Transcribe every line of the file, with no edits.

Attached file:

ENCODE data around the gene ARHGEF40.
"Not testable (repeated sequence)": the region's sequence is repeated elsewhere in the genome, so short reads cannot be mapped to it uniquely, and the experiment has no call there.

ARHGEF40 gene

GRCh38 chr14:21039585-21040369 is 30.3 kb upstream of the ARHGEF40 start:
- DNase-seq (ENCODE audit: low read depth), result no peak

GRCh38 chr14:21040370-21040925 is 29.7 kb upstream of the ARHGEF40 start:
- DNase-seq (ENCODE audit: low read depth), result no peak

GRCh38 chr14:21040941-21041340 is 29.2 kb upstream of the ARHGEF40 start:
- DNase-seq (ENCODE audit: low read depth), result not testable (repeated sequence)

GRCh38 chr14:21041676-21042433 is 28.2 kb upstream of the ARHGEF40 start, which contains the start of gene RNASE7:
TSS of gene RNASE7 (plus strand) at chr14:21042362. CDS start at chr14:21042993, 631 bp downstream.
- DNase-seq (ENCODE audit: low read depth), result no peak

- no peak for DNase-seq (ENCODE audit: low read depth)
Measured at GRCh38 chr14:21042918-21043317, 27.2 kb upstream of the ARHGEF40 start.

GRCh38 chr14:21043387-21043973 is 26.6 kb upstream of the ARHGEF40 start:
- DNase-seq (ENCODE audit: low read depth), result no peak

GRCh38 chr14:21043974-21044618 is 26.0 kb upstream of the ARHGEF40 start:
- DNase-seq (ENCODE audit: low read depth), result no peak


ENCODE data around the gene ARHGEF40.
"Not testable (repeated sequence)": the region's sequence is repeated elsewhere in the genome, so short reads cannot be mapped to it uniquely, and the experiment has no call there.

ARHGEF40 gene

GRCh38 chr14:21039585-21040369 is 30.3 kb upstream of the ARHGEF40 start:
- DNase-seq (ENCODE audit: low read depth), result no peak

GRCh38 chr14:21040370-21040925 is 29.7 kb upstream of the ARHGEF40 start:
- DNase-seq (ENCODE audit: low read depth), result no peak

GRCh38 chr14:21040941-21041340 is 29.2 kb upstream of the ARHGEF40 start:
- DNase-seq (ENCODE audit: low read depth), result not testable (repeated sequence)

GRCh38 chr14:21041676-21042433 is 28.2 kb upstream of the ARHGEF40 start, which contains the start of gene RNASE7:
TSS of gene RNASE7 (plus strand) at chr14:21042362. CDS start at chr14:21042993, 631 bp downstream.
- DNase-seq (ENCODE audit: low read depth), result no peak

- no peak for DNase-seq (ENCODE audit: low read depth)
Measured at GRCh38 chr14:21042918-21043317, 27.2 kb upstream of the ARHGEF40 start.

GRCh38 chr14:21043387-21043973 is 26.6 kb upstream of the ARHGEF40 start:
- DNase-seq (ENCODE audit: low read depth), result no peak

GRCh38 chr14:21043974-21044618 is 26.0 kb upstream of the ARHGEF40 start:
- DNase-seq (ENCODE audit: low read depth), result no peak